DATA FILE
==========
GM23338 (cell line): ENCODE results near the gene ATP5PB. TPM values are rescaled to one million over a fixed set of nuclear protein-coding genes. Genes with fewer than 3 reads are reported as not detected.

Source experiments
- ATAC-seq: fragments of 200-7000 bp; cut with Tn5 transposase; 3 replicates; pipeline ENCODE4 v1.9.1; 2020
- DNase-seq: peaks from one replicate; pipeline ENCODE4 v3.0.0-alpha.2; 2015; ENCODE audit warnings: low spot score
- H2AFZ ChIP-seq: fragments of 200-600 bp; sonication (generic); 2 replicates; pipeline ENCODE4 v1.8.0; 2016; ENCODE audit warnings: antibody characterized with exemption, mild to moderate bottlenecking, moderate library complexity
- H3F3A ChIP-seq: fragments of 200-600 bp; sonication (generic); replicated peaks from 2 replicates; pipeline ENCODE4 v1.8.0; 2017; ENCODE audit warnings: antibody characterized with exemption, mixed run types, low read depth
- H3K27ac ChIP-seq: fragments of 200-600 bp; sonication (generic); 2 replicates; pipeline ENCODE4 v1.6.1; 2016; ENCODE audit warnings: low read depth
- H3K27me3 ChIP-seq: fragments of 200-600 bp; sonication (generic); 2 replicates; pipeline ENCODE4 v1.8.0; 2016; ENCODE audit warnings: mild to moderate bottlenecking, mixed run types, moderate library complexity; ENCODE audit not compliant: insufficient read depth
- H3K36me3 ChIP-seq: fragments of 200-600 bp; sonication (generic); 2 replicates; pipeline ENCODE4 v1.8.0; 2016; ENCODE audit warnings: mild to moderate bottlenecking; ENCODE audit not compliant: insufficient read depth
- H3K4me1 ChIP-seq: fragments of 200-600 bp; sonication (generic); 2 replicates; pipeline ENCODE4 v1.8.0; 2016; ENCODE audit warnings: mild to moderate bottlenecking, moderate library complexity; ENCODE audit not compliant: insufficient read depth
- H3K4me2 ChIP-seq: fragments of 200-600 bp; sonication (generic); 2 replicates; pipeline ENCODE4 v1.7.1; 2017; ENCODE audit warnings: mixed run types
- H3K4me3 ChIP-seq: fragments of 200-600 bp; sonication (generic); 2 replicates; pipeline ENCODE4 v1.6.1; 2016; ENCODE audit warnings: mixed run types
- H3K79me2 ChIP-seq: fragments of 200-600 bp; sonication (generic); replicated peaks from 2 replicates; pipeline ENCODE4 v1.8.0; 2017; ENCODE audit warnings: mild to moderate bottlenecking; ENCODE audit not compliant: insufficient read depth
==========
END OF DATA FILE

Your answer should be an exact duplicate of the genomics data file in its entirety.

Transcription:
GM23338 (cell line): ENCODE results near the gene ATP5PB. TPM values are rescaled to one million over a fixed set of nuclear protein-coding genes. Genes with fewer than 3 reads are reported as not detected.

Source experiments
- ATAC-seq: fragments of 200-7000 bp; cut with Tn5 transposase; 3 replicates; pipeline ENCODE4 v1.9.1; 2020
- DNase-seq: peaks from one replicate; pipeline ENCODE4 v3.0.0-alpha.2; 2015; ENCODE audit warnings: low spot score
- H2AFZ ChIP-seq: fragments of 200-600 bp; sonication (generic); 2 replicates; pipeline ENCODE4 v1.8.0; 2016; ENCODE audit warnings: antibody characterized with exemption, mild to moderate bottlenecking, moderate library complexity
- H3F3A ChIP-seq: fragments of 200-600 bp; sonication (generic); replicated peaks from 2 replicates; pipeline ENCODE4 v1.8.0; 2017; ENCODE audit warnings: antibody characterized with exemption, mixed run types, low read depth
- H3K27ac ChIP-seq: fragments of 200-600 bp; sonication (generic); 2 replicates; pipeline ENCODE4 v1.6.1; 2016; ENCODE audit warnings: low read depth
- H3K27me3 ChIP-seq: fragments of 200-600 bp; sonication (generic); 2 replicates; pipeline ENCODE4 v1.8.0; 2016; ENCODE audit warnings: mild to moderate bottlenecking, mixed run types, moderate library complexity; ENCODE audit not compliant: insufficient read depth
- H3K36me3 ChIP-seq: fragments of 200-600 bp; sonication (generic); 2 replicates; pipeline ENCODE4 v1.8.0; 2016; ENCODE audit warnings: mild to moderate bottlenecking; ENCODE audit not compliant: insufficient read depth
- H3K4me1 ChIP-seq: fragments of 200-600 bp; sonication (generic); 2 replicates; pipeline ENCODE4 v1.8.0; 2016; ENCODE audit warnings: mild to moderate bottlenecking, moderate library complexity; ENCODE audit not compliant: insufficient read depth
- H3K4me2 ChIP-seq: fragments of 200-600 bp; sonication (generic); 2 replicates; pipeline ENCODE4 v1.7.1; 2017; ENCODE audit warnings: mixed run types
- H3K4me3 ChIP-seq: fragments of 200-600 bp; sonication (generic); 2 replicates; pipeline ENCODE4 v1.6.1; 2016; ENCODE audit warnings: mixed run types
- H3K79me2 ChIP-seq: fragments of 200-600 bp; sonication (generic); replicated peaks from 2 replicates; pipeline ENCODE4 v1.8.0; 2017; ENCODE audit warnings: mild to moderate bottlenecking; ENCODE audit not compliant: insufficient read depth